(Doc. No. 212 at 9-10.) To the extent they are applicable, those arguments will also be rejected with regard to his conspiracy conviction. Mayra Rodriguez and Latricia Samuel's testimony clearly provided sufficient evidence to sustain the jury's verdict. Mayra testified that she met with Dupree and Ronald Samuels the night of April 14, 2004. (Trial Tr. 105.) During that meeting, they discussed robbing the M&T Bank in Lebanon. (Id. at 100-102.) Ronald Samuels was also informing Dupree about the details of the plan, which the conspirators referred to as the "one-two." (Id.) The following day all four conspirators traveled from New Jersey to Lebanon, Pennsylvania. (Id. at 106.) Latricia Samuels testified that it was understood they were traveling to Lebanon to rob the M&T Bank. (Id. at 189.) When they arrived, they executed a clearly well-orchestrated and sophisticated plan, which included sending in Latricia to scout the bank beforehand and a two-car getaway. Considering this evidence in the light most favorable to the Government, there was sufficient evidence for the jury to find Dupree guilty of this offense; the conviction will be sustained.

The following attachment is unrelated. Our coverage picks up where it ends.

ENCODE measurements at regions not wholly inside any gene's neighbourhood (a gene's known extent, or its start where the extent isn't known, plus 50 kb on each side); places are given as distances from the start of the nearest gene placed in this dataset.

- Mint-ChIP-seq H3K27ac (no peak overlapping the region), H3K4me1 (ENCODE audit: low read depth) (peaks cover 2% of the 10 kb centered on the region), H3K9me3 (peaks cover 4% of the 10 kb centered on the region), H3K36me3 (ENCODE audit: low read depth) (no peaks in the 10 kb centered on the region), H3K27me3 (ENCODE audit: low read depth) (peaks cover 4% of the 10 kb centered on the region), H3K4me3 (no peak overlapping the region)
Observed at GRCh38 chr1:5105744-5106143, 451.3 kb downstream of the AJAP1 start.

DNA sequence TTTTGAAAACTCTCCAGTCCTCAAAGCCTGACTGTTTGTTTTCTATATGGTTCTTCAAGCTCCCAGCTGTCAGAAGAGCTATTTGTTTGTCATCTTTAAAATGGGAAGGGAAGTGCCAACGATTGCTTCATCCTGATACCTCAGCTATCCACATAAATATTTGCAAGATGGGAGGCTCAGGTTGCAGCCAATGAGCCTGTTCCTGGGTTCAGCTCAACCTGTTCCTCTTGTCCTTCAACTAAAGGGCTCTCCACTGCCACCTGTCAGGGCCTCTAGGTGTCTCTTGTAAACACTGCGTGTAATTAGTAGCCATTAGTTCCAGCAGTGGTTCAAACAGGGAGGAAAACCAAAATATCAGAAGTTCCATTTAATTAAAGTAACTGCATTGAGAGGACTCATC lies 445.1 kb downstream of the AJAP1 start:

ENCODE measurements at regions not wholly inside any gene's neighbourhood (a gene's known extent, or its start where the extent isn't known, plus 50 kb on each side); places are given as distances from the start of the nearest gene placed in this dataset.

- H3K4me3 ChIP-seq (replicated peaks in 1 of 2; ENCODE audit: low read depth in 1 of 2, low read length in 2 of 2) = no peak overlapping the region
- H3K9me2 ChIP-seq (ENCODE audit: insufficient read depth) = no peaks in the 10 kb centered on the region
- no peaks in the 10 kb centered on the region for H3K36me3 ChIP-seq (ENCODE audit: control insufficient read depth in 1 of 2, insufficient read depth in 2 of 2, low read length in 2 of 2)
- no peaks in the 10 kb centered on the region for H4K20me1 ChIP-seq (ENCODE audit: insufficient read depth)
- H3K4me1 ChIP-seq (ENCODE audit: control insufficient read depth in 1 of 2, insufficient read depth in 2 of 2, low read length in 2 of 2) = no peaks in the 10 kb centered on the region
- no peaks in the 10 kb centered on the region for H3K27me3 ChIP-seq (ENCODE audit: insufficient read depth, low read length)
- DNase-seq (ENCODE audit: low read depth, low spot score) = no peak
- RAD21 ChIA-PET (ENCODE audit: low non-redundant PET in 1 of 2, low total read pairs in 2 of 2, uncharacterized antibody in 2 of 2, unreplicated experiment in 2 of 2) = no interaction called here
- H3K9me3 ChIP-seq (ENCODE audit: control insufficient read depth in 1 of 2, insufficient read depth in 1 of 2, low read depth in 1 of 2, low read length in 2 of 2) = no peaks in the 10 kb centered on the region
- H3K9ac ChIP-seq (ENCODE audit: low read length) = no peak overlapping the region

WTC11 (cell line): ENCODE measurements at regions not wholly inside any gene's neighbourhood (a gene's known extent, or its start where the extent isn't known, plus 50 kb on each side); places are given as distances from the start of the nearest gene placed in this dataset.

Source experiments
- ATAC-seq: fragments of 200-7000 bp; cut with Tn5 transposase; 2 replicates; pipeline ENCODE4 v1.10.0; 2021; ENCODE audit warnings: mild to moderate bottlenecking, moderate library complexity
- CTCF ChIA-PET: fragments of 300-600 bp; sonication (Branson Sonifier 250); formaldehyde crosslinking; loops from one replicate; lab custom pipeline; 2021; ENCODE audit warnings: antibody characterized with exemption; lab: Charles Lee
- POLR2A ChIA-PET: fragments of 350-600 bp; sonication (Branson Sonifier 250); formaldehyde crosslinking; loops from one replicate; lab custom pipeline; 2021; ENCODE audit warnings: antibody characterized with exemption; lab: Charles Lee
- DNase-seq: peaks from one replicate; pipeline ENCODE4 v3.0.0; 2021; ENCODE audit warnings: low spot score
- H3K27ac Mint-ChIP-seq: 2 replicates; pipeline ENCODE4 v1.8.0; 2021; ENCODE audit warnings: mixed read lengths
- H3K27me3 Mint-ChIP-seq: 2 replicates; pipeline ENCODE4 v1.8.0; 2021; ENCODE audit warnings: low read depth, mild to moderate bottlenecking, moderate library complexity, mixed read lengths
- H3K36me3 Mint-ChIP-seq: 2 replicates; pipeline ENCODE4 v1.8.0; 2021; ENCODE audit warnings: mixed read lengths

B. New Trial

Rule 33 of the Federal Rules of Criminal Procedure provides that "[u]pon the Defendant's motion, the court may vacate any judgment and grant a new trial if the interest of justice so requires." The decision to grant or deny a motion for a new trial lies within the discretion of the district court. United States v. Vitillo, 490 F.3d 314, 325 (3d Cir. 2007) (citing United States v. Cimera, 459 F.3d 452, 458 (3d Cir. 2006)). One ground on which a new trial may be granted is if the jury's verdict is contrary to the weight of the evidence such that the Court believes "there is a serious danger that a miscarriage of justice has occurred-that is, that an innocent person has been convicted." United States v. Johnson, 302 F.3d 139, 150 (3d Cir. 2002) (quoting United States v. Morales, 902 F.2d 604, 606 (7th Cir. 1990)). "Unlike an insufficiency of the evidence claim, when a district court evaluates a Rule 33 motion it does not view the evidence favorably to the Government, but instead exercises its own judgment in assessing the Government's case." Id. Motions for a new trial based on weight of the evidence are not favored, so they should "be granted sparingly and only in exceptional cases." United States v. Brennan, 326 F.3d 176, 189 (3d Cir. 2003).